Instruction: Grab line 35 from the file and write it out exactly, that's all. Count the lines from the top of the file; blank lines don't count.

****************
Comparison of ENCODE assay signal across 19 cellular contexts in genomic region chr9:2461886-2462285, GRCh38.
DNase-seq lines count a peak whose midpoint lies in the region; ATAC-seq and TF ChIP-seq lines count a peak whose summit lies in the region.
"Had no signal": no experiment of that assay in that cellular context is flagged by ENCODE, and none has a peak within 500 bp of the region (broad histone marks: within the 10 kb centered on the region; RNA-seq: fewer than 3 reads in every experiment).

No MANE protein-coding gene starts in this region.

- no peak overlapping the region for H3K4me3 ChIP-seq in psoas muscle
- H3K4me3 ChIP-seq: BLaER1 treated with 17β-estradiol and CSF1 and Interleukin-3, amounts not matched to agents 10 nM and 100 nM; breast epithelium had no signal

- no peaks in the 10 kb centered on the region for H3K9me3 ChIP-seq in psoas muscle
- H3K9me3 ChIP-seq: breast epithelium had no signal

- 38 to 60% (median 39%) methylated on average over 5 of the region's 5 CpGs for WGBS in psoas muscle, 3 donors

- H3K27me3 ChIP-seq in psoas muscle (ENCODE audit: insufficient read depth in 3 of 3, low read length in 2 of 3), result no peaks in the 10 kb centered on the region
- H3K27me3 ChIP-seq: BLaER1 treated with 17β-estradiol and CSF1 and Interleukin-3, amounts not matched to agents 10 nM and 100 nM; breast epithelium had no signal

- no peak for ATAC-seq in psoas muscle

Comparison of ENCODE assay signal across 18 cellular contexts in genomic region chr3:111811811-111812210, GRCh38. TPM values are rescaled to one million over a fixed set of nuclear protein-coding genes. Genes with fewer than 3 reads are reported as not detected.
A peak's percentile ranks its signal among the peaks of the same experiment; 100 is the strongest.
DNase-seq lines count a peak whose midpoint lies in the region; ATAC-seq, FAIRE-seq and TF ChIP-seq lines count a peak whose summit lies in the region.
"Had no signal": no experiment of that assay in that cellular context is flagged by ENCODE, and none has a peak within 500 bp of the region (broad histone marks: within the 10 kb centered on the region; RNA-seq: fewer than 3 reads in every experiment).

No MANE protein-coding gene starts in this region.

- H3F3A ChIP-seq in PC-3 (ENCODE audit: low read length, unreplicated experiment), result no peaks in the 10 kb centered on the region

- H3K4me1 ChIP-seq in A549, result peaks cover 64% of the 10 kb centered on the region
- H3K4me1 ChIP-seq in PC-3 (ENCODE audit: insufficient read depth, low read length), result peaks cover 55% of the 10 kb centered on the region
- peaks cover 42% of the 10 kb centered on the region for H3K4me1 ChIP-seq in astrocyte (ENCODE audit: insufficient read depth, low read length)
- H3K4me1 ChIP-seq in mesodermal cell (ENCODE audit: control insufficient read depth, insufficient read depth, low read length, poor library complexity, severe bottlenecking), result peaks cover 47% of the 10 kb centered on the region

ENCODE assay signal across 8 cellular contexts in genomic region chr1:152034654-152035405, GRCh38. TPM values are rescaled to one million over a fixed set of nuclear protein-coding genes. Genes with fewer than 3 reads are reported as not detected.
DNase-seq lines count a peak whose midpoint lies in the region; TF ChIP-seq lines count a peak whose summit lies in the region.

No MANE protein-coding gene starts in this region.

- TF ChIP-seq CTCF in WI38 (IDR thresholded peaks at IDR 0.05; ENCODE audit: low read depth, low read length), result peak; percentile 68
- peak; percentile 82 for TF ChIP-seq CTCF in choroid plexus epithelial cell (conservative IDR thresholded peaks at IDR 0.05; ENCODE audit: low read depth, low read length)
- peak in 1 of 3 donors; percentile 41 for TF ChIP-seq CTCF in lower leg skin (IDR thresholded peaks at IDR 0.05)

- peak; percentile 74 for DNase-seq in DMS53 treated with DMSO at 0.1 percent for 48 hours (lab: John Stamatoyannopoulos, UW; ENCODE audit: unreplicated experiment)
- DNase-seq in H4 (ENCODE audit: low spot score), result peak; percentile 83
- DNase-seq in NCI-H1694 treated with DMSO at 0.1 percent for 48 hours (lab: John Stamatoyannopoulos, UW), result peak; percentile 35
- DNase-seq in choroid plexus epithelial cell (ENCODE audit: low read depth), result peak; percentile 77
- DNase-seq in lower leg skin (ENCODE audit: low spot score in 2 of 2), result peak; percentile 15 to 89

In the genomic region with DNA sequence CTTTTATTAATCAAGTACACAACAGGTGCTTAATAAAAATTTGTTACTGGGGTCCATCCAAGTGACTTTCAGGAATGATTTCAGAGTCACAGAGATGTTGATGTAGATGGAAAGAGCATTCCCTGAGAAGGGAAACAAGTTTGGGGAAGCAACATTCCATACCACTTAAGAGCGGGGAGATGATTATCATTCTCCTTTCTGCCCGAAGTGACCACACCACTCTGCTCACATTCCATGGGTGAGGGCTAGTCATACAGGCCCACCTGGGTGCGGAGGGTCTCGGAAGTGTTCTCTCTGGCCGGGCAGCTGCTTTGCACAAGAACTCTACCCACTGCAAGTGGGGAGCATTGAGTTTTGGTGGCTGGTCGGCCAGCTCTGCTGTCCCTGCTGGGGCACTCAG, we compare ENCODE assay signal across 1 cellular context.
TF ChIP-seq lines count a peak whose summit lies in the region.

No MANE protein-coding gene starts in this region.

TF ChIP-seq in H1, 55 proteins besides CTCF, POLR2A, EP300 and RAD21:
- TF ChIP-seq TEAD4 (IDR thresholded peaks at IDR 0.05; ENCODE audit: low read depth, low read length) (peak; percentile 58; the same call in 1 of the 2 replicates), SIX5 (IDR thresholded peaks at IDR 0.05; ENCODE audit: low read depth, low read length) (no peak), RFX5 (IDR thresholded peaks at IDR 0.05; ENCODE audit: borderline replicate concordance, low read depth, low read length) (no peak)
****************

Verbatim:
TF ChIP-seq lines count a peak whose summit lies in the region.